By Jon Newton 10/26/04
"Piracy, both online and on the street, continues to hit the music community hard, and thousands have lost their jobs because of it," RIAA chairman and ceo Mitch Bainwol claims.
The jobless thousands notwithstanding, the music industry is doing very well in the first half of 2004 with full-length CD shipments to retail outlets increasing by 10.2% compared to the same time period in 2003, says the RIAA (Recording Industry Association of America).
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"It is the first time in five years that the first half of the year has experienced an overall increase in shipments of all formats combined. DVD music videos and licensed digital downloads also showed impressive growth," says the music industry enforcer, giving the lie to its own claims that its owners, the members of the Big Four record label cartel, are being ruined by file sharing
"Overall, CDs and all other audio and video music products shipped to retail increased by 8.5 percent in the first six months of 2004 (289 million units were shipped in the first half of 2004 vs. 267 million in the first half of 2003), while the dollar value of those shipments increased 4.5 percent.
"When including direct and special markets, the overall percentage growth for the first half of 2004 for units shipped, compared to a similar time frame in 2003, is 4.0 percent (349 million units versus 336 million). The overall dollar value increase for all units shipped was 3.6 percent."
DVD videos grew 101%, up to 11.2 million units in the first half of 2004 compared to 5.6 million last year, and a 54% increase in value compared to the year prior. The overall music video marketplace, when including tapes and DVDs shipped to retail as well as direct and special markets, grew by 91.6% (12 million units vs. 6.3 million).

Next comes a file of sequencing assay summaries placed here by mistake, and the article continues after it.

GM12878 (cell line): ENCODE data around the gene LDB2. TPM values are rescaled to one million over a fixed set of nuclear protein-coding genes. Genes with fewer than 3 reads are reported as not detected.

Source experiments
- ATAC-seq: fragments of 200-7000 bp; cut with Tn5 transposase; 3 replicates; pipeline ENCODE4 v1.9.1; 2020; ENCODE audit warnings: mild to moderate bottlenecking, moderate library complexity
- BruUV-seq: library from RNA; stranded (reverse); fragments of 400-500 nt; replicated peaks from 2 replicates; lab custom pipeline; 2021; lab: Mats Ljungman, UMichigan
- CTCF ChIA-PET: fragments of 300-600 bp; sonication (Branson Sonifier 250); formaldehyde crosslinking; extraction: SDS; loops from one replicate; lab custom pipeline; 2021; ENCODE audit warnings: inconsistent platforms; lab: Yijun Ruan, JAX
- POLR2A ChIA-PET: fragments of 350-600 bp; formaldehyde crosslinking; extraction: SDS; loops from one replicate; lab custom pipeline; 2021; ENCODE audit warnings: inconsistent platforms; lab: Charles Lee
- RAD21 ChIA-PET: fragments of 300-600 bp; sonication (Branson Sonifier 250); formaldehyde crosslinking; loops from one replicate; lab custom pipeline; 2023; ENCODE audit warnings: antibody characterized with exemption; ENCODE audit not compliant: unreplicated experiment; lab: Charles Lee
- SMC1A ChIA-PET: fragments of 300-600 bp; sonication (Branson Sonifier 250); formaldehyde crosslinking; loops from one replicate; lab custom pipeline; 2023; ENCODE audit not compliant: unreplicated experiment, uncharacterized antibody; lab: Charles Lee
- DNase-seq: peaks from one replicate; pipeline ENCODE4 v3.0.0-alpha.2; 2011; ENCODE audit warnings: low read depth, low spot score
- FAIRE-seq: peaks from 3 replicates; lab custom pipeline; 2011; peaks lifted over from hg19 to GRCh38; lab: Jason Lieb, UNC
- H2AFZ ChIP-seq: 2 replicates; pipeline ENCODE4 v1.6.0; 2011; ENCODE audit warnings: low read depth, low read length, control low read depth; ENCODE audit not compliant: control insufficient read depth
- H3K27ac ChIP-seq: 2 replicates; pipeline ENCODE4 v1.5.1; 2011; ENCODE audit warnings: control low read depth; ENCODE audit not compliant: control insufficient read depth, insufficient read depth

However, "the industry's top-selling albums, which are among the most heavily pirated, remained significantly down as compared to 2001."
Not to worry, though.
During the first half of 2004, record companies continued to develop "innovative business strategies - aggressively making music available" to "authorized" digital services, introducing new formats and offering an array of exciting new releases, declares the RIAA, and, "The foundation for success is in place," says Bainwol.
"Continued growth requires innovative business models, aggressively making music available to legitimate digital services, public education, appropriate legislation and a strong measure of deterrence. We still have our work cut out for us, but the encouraging news behind these numbers confirms we are on the right track."
Indeed, with the US congress, Department of Justice and FBI in its bottomless pockets, how can Big Music go wrong?
Watch this space to find out ....
Jon Newton is the editor of p2pnet.net and is a regular contributer to MP3 Newswire. Jon's site is devoted to the politics of digital music and his insights as well as those of his co-writers can be read there. We urge you to explore it.
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